An eight-minute-long video in which fugitive Goh Leong Yeong refutes accusations that he is the mastermind of Macau Scam has surfaced after he was arrested on Tuesday, 27 October
In the video, Goh, who had escaped the Malaysian Anti-Corruption Commission (MACC) headquarters on 11 October, went into detail about his background before claiming he is not involved in Macau Scam activities in Malaysia.
The 32-year-old suspect, who reportedly uses a fake 'Datuk Seri' title and is known to his associates as Alvin, was arrested by the police at a resort in Pahang at about 1.20am yesterday, reported New Straits Times.
Bukit Aman Criminal Investigations Department (CID) director Datuk Huzir Mohamed said Goh was arrested following police's intelligence work.
"He has been taken to the Kuala Lumpur police headquarters for further action," said Huzir.
According to The Star, he will be remanded for three days under Section 4(1)(c) of the Common Gaming House Act 1953.
It is learned that Goh planned to release the video to his friends once he was arrested by the authorities
In the tell-all video, which SAYS sighted on Facebook, Goh talked about his difficult childhood and the struggles he went through to become an entrepreneur.
"Hello, my name is Alvin Goh Leong Yeong. The moment you saw (sic) this video, I have already decided to surrender myself to the Royal Malaysia Police (PDRM)," Goh says in the beginning of the video.
"I am sure the news regarding the Macau Scam has been widespread across [the] nation with many news agencies reporting it. Let me address these widespread accusations."
Firstly, he claimed that he did not use a 'Datuk Seri' title while running his businesses and did not know how the rumours started.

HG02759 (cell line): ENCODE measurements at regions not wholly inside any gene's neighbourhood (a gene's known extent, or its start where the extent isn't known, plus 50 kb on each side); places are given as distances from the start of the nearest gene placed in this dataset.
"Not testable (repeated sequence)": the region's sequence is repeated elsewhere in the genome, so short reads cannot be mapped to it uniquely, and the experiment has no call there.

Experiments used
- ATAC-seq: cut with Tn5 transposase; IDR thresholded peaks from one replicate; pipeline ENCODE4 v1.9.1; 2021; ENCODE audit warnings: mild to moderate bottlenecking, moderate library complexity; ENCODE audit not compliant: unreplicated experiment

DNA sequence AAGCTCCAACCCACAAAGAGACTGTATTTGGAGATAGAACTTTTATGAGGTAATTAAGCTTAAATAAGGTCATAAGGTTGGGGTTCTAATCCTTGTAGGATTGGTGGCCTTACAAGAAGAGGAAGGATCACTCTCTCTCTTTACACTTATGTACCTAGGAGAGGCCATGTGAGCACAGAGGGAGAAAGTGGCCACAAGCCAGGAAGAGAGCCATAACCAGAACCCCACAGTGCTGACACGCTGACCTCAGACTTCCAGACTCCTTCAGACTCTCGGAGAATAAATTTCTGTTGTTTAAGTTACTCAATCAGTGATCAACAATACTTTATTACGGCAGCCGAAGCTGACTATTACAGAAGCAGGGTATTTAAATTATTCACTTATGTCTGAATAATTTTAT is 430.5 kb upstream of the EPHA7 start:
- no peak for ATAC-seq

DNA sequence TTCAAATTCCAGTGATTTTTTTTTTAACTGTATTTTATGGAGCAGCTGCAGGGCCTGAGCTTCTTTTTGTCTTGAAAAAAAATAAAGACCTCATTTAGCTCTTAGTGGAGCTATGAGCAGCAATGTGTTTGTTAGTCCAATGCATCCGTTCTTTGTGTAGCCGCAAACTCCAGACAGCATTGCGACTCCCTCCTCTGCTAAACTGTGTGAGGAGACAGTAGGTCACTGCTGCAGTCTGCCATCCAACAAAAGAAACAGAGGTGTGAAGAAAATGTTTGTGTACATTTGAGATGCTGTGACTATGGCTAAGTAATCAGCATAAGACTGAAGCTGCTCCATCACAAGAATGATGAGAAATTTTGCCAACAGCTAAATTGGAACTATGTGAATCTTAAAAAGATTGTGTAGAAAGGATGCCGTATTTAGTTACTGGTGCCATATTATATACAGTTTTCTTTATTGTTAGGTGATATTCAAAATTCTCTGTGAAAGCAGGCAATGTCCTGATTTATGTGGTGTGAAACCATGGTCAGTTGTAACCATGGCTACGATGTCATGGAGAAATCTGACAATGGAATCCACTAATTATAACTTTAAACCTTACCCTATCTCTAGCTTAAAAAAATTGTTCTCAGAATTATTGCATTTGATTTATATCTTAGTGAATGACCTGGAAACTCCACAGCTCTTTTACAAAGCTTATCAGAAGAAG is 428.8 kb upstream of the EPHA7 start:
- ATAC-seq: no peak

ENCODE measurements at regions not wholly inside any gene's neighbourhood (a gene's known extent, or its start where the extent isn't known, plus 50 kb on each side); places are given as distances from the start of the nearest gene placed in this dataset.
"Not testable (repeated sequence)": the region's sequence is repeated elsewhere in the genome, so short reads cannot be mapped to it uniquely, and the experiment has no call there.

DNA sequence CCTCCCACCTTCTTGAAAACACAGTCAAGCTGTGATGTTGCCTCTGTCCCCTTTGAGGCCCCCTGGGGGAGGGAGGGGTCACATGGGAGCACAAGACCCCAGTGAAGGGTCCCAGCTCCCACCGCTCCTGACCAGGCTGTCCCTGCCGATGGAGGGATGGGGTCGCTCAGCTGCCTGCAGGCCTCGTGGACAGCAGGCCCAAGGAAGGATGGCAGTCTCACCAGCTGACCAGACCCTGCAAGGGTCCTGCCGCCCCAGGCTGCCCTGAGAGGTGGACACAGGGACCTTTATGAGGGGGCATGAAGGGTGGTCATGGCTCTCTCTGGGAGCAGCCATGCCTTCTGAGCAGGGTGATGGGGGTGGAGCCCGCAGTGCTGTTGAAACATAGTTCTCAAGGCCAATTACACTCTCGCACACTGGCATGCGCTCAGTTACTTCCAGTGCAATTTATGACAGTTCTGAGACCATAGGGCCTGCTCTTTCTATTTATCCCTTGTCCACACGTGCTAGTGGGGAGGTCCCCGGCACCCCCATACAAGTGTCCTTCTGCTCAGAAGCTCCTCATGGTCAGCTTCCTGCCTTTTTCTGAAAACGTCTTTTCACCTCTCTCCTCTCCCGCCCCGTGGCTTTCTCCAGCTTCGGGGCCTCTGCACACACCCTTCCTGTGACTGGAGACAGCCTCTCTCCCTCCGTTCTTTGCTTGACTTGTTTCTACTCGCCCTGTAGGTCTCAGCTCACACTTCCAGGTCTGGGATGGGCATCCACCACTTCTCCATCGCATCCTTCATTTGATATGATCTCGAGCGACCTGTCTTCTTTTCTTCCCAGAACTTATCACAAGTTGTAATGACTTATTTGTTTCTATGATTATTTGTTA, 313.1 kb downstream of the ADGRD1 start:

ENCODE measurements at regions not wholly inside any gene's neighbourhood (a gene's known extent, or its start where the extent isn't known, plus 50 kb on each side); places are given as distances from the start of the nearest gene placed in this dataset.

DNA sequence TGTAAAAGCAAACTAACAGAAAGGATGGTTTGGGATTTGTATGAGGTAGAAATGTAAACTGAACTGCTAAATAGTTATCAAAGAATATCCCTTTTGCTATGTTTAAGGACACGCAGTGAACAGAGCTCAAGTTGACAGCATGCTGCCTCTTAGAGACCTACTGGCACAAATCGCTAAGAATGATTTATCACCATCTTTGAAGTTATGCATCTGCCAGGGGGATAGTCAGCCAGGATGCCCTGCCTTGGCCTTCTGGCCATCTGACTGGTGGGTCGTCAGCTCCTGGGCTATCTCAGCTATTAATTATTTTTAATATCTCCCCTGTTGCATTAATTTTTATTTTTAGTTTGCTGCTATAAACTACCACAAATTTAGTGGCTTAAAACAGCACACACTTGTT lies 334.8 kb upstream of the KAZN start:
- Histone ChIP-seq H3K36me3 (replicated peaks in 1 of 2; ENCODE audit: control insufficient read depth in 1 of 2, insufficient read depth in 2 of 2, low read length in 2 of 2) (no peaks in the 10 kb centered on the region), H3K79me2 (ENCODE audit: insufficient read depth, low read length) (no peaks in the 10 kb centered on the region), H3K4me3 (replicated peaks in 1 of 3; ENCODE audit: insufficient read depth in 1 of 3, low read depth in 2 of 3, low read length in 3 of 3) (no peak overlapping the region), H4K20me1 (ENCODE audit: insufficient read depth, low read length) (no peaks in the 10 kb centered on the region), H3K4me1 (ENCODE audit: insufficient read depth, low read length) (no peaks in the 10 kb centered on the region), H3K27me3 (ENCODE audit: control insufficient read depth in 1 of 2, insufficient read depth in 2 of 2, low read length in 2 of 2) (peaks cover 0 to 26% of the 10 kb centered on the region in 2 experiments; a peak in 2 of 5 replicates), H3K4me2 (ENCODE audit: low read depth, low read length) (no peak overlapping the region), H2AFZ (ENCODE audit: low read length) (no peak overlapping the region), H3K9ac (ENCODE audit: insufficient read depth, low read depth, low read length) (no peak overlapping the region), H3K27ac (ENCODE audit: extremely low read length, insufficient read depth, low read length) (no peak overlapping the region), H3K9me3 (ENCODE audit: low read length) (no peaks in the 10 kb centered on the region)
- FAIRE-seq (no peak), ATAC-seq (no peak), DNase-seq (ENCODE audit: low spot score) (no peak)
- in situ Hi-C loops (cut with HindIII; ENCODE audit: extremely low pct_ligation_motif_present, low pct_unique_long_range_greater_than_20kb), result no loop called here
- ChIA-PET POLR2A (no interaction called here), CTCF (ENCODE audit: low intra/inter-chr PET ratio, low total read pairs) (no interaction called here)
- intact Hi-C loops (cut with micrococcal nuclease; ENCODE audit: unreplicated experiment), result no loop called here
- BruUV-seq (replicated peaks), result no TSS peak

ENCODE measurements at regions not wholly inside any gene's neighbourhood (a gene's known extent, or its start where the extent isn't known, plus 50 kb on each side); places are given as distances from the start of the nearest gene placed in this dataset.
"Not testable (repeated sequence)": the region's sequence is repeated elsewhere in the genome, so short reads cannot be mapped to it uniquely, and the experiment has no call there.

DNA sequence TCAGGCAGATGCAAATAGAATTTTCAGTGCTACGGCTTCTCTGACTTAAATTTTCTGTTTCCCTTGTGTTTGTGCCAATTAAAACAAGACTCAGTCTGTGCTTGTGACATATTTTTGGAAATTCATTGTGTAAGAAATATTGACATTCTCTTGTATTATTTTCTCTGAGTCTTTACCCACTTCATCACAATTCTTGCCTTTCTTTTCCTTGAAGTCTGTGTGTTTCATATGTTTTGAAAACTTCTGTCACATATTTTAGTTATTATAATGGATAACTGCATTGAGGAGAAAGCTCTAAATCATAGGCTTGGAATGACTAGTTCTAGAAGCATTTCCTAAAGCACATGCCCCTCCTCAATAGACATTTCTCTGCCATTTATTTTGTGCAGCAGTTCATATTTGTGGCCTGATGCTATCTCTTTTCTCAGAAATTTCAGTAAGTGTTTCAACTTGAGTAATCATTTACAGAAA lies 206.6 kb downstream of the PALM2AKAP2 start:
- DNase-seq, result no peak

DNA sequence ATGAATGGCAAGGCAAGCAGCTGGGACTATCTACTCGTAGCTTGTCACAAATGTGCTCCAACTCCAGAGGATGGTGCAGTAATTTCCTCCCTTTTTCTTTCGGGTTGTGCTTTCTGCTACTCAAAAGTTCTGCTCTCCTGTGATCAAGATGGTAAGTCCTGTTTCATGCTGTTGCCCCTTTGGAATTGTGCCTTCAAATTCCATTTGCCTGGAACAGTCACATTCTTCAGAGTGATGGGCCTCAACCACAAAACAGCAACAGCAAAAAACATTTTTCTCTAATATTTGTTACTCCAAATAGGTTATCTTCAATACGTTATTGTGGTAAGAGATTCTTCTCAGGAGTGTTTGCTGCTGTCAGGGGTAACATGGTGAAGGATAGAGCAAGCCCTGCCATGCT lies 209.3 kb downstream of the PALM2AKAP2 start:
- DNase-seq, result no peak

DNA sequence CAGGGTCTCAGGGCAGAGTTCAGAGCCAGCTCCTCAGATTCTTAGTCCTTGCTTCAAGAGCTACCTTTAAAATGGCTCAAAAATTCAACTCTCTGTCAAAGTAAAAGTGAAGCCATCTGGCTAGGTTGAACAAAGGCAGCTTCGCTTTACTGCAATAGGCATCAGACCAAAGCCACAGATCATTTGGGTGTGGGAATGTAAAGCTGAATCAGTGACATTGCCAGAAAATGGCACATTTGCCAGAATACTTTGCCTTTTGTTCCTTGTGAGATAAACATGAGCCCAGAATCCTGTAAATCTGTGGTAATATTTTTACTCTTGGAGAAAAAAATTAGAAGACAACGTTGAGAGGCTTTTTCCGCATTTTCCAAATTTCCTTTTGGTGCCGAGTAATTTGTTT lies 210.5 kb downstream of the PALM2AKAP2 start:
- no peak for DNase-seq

He related that he began working at the age of 13 and was living in a rented room with his father before moving to a 900sqft condominium in 2003.
"I was 15 years old at that time. Knowing how much hard work my parents took to save money to buy a property in Kuala Lumpur, I took [part-time jobs] during my secondary school [years] in SMK Taman Maluri."
He said he had worked as a waiter, bartender, cleaner at a gym, and sales assistant between 2001 and 2005.
After completing secondary school, Goh said he started working in the Information Technology (IT) field as a sales assistant in Plaza Lowyat to support his family
He related that he was only paid RM850 a month back then.
Over the next two and a half years time, he was promoted to a sales manager before he was given an opportunity to become a franchisee of an IT-related business along with four of his colleagues.
Goh said he managed to expand his business and eventually received government projects in Terengganu, Pahang, Sarawak, and Sabah in 2011, citing these deals were only possible because he had a close relationship with vendors such as AMD, Intel, Acer, and Asus, among others.
"As an entrepreneur such as myself, I believe diversification is necessary to remain competitive in the market," said Goh.
"We were officially the first dealership and showroom [...] for DJI in Malaysia."